A friend of mine is a capable physicist working for a tech company. He dabbles in Artificial Intelligence for fun with a particular interest in “deep learning.” Deep learning machines are able to rewrite their own programs and devise their own rules of thumb in response to real world experience; they can be as basic as the “recommended for you” AI of Amazon, as specialized as diagnostic medical devices, or as generalized as IBM’s Watson, which famously won at Jeopardy in 2011 against reigning human champs despite having its response time deliberately slowed down in order to give the humans some hope of reaching the buttons. (“Devices” can be a misleading word, since the computing sometimes is done in the cloud rather than on discrete devices.) Watson’s achievement is more surprising than it first appears when one considers that it had to interpret human idioms and puns; the most recent version of Watson is twice as fast as the Jeopardy model and operates on the cloud.
I sometimes joke with my friend about how he is coming along with Skynet, but to some people this is no joke – and some surprising names (including Stephen Hawking, Moshe Vardi, and Elon Musk) are among them. Married to robots, AI according to Hawking could mean “the end of the human race”; Musk similarly calls robots an “existential threat.” The primary risk is not the prospect of Terminator-style lethal autonomous weapons systems, though (non-humanoid) robots are in fact a growing part of the battlefield. Most of the concerned analysts, including Vardi and Martin Ford (author The Rise of the Robots), see the indirect threat of economic disruption as more worrisome than direct threats to life. Robots, they say, will continue to eliminate ever more semiskilled jobs as they have done for decades, whether warehouse workers at Amazon or fast food chefs in burger joints. Self-driving vehicles eventually will eliminate jobs of taxi and truck drivers. What is more, AI is able to replace white collar workers – and not far down the road but right now. How about journalism? Ford gives this example:
“Guerrero has been good at the plate all season, especially in day games. During day games Guerrero has a .794 OPS [on-base plus slugging]. He has hit five home runs and driven in 13 runners in 26 games in day games.”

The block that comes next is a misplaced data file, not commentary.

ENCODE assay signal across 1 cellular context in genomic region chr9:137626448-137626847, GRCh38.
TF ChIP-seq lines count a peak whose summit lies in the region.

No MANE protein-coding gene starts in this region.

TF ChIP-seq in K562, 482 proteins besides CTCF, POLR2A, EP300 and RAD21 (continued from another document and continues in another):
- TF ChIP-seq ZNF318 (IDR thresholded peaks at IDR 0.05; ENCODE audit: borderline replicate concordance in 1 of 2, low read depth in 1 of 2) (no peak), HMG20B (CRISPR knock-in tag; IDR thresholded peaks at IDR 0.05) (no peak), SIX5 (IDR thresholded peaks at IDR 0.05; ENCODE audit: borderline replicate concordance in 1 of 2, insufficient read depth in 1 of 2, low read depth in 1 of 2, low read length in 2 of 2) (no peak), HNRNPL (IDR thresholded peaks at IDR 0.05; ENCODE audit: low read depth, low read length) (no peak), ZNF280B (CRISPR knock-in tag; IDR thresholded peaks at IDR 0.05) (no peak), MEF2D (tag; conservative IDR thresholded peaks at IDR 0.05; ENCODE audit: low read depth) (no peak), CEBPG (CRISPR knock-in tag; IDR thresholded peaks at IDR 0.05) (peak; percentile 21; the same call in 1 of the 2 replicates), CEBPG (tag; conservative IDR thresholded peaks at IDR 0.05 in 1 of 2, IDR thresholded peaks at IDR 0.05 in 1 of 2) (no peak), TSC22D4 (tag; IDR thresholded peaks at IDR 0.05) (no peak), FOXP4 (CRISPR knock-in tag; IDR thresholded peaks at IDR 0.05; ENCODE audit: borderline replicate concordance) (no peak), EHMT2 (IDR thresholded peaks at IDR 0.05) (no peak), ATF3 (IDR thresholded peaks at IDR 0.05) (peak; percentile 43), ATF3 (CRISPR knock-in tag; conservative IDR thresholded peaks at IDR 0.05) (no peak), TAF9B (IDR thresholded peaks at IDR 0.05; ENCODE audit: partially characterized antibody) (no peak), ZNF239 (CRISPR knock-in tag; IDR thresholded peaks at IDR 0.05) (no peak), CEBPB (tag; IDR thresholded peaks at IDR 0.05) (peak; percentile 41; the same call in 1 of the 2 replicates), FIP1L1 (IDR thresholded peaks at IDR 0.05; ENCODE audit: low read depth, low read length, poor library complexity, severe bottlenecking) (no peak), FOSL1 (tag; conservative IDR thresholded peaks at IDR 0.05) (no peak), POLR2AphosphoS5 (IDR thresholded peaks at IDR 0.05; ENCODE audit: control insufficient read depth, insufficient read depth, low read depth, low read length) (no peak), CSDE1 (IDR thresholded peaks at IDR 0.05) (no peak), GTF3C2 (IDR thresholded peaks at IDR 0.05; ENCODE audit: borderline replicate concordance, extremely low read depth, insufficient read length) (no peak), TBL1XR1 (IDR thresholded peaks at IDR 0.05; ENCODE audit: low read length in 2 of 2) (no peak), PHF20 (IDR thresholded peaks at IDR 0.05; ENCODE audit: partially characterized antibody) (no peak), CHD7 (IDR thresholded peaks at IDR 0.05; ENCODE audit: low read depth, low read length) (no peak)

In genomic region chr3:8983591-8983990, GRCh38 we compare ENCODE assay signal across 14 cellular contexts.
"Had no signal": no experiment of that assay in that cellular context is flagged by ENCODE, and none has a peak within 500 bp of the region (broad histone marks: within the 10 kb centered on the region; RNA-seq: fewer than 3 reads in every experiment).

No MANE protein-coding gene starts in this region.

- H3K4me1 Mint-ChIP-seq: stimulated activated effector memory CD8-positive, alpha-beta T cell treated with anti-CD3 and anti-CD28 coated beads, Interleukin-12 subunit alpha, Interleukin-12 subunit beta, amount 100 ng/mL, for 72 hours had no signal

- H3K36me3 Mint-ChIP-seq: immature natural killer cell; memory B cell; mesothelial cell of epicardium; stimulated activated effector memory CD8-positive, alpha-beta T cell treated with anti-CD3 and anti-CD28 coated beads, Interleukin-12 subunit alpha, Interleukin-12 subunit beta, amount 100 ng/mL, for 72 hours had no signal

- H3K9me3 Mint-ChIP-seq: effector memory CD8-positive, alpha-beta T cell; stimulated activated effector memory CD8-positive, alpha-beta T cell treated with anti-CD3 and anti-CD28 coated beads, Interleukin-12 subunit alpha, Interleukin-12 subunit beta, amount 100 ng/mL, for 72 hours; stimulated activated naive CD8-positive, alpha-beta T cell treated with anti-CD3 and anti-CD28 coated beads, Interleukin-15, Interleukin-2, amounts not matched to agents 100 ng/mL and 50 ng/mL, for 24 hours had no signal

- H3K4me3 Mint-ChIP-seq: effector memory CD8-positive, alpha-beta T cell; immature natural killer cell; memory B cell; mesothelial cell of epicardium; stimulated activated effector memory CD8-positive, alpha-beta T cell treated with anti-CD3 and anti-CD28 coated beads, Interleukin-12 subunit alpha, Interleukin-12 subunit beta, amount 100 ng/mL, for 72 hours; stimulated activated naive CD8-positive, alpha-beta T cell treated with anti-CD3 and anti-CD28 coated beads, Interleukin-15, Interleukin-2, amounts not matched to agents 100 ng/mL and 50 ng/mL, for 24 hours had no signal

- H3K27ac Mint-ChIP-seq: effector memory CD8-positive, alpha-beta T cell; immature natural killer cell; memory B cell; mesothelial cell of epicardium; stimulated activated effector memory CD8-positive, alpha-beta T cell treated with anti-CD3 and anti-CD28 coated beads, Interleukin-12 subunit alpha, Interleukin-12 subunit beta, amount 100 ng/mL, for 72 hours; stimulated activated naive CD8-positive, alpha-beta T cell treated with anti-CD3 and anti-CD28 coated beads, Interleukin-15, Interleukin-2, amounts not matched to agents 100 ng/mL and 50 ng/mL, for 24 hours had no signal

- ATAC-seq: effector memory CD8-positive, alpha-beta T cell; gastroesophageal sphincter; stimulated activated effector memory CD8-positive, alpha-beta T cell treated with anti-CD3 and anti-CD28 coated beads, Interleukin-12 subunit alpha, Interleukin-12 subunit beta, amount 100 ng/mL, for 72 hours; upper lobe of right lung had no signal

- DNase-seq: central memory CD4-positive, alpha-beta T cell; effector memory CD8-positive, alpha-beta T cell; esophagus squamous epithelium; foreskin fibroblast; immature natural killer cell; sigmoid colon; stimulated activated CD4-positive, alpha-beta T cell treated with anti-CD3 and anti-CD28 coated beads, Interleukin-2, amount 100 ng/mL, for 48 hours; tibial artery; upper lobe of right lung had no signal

There is nothing very remarkable about that sports item other than that it was written by a computer with no other instructions than to write about the day’s baseball games. Numerous news organizations (Forbes, for one) use similar technology to produce business and news articles, some of which need a little touch-up and some of which don’t. According to the consultancy company McKinsey, 45% of the work people currently are paid to do could be automated economically including 80% of a file clerk’s job and 20% of a CEO’s. As everything from retail to education continues to move online AI can take over more of the tasks. Tech companies – the biggest business success stories in the past two decades – already employ very few workers for their valuation. Youtube was started in 2005 by three people and employed only 65 when Google bought it out for $1.65 billion, or $25 million per employee. Facebook acquired Instagram (13 employees) for $1 billion in 2012, which is $77 million per worker. This contrasts with the old metal bending industrial giants that employed thousands of workers. In consequence, some of the doomsayers project unemployment rates of 50% by midcentury.
But can a machine intelligence be truly creative? Can it compose music, for example? Yes. The London Symphony Orchestra in 2012 performed the neoclassical Transits – Into an Abyss, composed by an AI algorithm called Iamus [who communicated with birds in Greek mythology] running on several computers. Critics liked it, one calling it “artistic and delightful.”
I have no doubt that AI robotics will be disruptive both at work and in private life. I’m less convinced that the result need be mass unemployment, much less extinction of the species. Automation always has led to net economic gains in the past even though it was hard on the individual workers affected. The argument “this time is different” is rarely accurate; relying on it is what prompts investors to buy into asset bubbles and then miss the post-crash rebound. We will adjust, even if most of us eventually end up servicing robots for a living. Nonetheless, the road ahead might be a bit bumpy; fortunately, robot drivers are pretty good at navigating bumpy roads.
Dinner at Eight (1933) – Marie Dressler might be wrong